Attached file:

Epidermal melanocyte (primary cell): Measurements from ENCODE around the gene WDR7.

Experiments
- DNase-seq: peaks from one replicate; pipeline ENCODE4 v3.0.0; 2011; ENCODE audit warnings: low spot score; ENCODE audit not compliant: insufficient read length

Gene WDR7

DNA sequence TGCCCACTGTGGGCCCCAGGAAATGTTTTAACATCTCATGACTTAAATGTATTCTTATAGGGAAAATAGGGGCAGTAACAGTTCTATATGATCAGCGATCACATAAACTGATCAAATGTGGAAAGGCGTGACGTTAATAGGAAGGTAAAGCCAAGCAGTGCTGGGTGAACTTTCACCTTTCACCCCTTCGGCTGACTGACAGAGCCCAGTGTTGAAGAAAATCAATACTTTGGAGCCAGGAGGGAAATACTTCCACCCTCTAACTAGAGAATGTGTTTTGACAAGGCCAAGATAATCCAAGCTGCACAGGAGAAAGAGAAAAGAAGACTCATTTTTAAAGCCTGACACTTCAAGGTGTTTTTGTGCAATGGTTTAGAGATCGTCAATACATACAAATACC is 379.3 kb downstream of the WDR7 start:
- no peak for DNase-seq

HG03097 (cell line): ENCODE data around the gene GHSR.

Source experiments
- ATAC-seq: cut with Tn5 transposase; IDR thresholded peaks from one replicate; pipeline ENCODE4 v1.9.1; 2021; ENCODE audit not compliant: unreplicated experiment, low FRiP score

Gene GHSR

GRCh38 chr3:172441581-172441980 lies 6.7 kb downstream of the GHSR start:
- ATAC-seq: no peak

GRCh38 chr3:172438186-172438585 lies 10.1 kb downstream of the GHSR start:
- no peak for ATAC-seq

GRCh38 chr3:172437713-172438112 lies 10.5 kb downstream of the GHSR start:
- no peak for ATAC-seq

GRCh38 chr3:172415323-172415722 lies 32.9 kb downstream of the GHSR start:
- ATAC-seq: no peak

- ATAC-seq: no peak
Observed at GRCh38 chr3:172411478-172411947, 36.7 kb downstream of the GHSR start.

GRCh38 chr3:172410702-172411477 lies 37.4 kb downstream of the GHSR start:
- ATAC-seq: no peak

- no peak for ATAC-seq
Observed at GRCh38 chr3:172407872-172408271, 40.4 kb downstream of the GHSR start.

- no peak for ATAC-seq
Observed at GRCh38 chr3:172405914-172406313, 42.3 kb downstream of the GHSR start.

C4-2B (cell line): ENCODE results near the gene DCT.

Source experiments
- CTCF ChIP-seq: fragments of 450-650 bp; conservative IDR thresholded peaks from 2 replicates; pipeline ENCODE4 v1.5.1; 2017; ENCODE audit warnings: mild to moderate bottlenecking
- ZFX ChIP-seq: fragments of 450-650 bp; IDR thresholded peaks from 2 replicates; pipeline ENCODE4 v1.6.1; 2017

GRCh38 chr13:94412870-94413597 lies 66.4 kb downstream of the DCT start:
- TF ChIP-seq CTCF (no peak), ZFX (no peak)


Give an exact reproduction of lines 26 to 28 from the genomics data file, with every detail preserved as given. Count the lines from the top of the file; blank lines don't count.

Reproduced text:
Observed at GRCh38 chr3:172405914-172406313, 42.3 kb downstream of the GHSR start.

C4-2B (cell line): ENCODE results near the gene DCT.

Source experiments